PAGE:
It is sweeter to wander with the wretched and outcasts than to sit crowned with roses at the banquets of the rich
Elisee Reclus

Sunday, November 20, 2005

More fun with over-consciousness?

There seems to be an upsurge in the use by capitalists of images from the (visual) history of opposition to capitalism. I doubt there is much sophistication in this domain, more lazyness and cliche than an attempt to de-claw and accomodate The Angel of History. There is no history for the late-capitalist. It's all this day's thing. What's selling? What's in fashion? Will a red flag sell a beer, a bank account,a mobile phone? - all examples of Soviet communist-style adverts witnessed by The Ruinist. At least it can be amusing and you can play with it. I failed to snag myself a copy of the huge poster in the cheap clothes store Peacocks in the Elephant shopping centre. Featuring two ladies dressed in furs and fancy dresses, Czar-chic, more Romanov than Bolshie, they clutched red flags in their hands as history was replayed here as merely a bunch of things Russian. I would have put a bottle of vodka in their others hands, but it wasn't my call. For that you need to go to the Soho bar called 'Revolution' that features more from the I-Spy Book of Russia. It's a 'Vodka-Bar' so the faux cyrillic of the brand nicely rounds out the cliche.

But I'm teasing you here as I've been holding out for the big one. You should go to Dean Street, home of Marx in his later years and now the home of RedVeg, a fast food burger bar that uses in its livery Lenin, Ho Chi Min, Marx and Guevara all in one! A free magazine called LifeScape that I conveniently picked up at the counter fills me in on the deal, featuring as it does, a double page interview with the owner of the joint:

Lifescape: What is the concept behind RedVeg?
RedVegMan: We use the Vietnamese (red) star. The iconistic/revolutionary imagery shows the flipside of the coin to the aggressive fast food chains.
Later...RedVegMan: In the future we would like to franchise out. I could see RedVeg in every big town in England and eventually in every high street.

I myself, if I had the money, would happilly eat here for the rest of my life and bask in the pure absurdity of the place. My chips and breaded mushrooms were wolfed down like a hungry peasant under the eyes of a disapproving Lenin, burger in his hand. It's like Disneyland for the political animal. The main ride is a rude one but it's a headfuck! If you remain a pretty dour wounded beast, unable to believe that Marxist superheroes can be used to sell vegetarain burgers, then don't go there. You'll end up inside. Either the nick or the mental hospital. If you can laugh at the difficulties of consciousness that I'm trying to type about here then go get your Greek Salad.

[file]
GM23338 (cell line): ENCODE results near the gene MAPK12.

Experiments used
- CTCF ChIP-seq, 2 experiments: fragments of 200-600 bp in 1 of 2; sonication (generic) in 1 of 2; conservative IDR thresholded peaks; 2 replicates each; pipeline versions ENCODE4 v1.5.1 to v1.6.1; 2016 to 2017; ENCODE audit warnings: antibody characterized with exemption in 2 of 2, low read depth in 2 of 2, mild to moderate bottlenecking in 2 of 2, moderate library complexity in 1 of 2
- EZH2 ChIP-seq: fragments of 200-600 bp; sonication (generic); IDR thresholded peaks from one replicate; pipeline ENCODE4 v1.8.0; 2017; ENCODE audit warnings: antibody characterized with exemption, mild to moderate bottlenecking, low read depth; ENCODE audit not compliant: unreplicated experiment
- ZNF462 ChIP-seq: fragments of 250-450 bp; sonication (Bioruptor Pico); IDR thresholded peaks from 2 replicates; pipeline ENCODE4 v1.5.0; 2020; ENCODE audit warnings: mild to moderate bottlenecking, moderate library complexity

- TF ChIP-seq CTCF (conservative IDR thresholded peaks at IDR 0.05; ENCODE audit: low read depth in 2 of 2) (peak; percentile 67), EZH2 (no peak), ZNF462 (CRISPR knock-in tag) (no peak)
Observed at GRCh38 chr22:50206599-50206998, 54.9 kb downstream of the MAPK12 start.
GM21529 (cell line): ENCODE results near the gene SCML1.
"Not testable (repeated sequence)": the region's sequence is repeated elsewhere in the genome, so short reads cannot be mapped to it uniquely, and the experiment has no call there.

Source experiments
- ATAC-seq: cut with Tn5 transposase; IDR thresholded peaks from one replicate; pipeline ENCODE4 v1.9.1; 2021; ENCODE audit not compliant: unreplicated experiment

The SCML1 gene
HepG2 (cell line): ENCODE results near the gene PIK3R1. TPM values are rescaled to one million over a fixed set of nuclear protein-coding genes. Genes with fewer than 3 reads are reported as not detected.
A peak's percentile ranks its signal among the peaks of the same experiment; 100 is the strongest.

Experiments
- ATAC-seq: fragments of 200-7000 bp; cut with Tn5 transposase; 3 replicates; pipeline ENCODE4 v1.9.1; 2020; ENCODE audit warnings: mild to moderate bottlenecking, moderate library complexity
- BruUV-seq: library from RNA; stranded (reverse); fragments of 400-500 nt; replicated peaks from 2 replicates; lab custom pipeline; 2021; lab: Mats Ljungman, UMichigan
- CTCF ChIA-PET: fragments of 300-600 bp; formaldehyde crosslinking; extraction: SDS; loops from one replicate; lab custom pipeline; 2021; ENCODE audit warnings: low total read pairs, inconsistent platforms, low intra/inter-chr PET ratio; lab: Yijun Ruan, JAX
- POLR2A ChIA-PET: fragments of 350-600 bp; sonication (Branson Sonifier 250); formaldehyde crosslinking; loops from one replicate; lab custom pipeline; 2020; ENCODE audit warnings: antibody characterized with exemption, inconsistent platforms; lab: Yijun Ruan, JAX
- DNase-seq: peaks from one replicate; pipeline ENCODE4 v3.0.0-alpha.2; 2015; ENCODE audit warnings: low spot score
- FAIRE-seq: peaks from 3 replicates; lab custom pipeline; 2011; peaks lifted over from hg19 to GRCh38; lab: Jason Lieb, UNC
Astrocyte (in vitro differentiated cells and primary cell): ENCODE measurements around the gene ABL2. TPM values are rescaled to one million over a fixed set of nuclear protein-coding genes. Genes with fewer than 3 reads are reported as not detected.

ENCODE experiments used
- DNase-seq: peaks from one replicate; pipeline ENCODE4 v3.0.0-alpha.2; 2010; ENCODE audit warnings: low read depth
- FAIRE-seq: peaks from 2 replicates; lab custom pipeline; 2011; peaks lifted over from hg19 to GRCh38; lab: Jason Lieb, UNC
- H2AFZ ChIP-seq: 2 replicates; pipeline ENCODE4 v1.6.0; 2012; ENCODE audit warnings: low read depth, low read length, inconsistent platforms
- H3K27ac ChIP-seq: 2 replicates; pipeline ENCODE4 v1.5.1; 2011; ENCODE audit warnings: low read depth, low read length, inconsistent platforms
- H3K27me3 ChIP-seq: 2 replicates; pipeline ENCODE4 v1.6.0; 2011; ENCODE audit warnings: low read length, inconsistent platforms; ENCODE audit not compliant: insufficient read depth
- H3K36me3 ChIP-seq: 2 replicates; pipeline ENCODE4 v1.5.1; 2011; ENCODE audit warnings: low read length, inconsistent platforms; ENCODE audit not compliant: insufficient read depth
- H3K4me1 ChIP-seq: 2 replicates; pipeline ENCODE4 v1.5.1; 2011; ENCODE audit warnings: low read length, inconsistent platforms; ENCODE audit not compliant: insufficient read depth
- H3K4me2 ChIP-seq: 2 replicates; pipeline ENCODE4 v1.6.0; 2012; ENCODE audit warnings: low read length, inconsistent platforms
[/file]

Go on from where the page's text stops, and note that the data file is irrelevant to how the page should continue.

When Disneyland arrives for real in your home country...
Maybe these realist images are redundant here in the western world? Do they lack meaning and relevance because everything seems okay for those with a little, little bit, that our fantastic social democracy with neo-liberal tentacles makes Revolution unnecessary. Or because like any image here, they are just one of one million other images without a social context that we will encounter on any one day. In Latin America, for example, Guevara portraits or red flags or Marxist murals still inspire political movement(s). Regardless of the nonsense of hierarchical Leftist politics, there remains a potency with these symbols and images. But then in, say, Bolivia, the contradictions don't really need to be pored over too much. Privatising the rain water? I bet they'd laugh for a bit of our funky subtle Western contradictions. If they could, they could come to Waterloo, to the bar called 'Cubana' where Cuban Revolutionary chic is painted large and machine guns hang on the wall next to portraits of Fidel. You can drink cocktails called 'Molotov' or 'Revolution' containing their house rum Bacardi, an imperialist brand subject to an international boycott by those in solidarity with Cuba. Our Bolivian friends would no doubt enjoy the large proclaimation on a wall of Cubana, 'Venceramos', an emotional cheer made in solidarity with all poor people of the world that 'we will win!'.

Having fun with over-consciousness? Are we having fun yet?
I'd like to return to the problem or solution of Exodus and may well do that. As we try to desert the integrated spectacle of modern living, the pointed discrepencies about 'Who knows' or 'Who cares' about the catastrophe of capitalism for the human and animal species, may yet be resolved. 'Political' consciousness may really only turn out to be a regime of knowledge that binds us to power. A specialist subject that moves us away from the Zen simplicity that we are not living out the ideas that are in everybodys heads. They may not be either consciousness or false consciousness, they may just be only us. This idea would save a lot of bloodletting.

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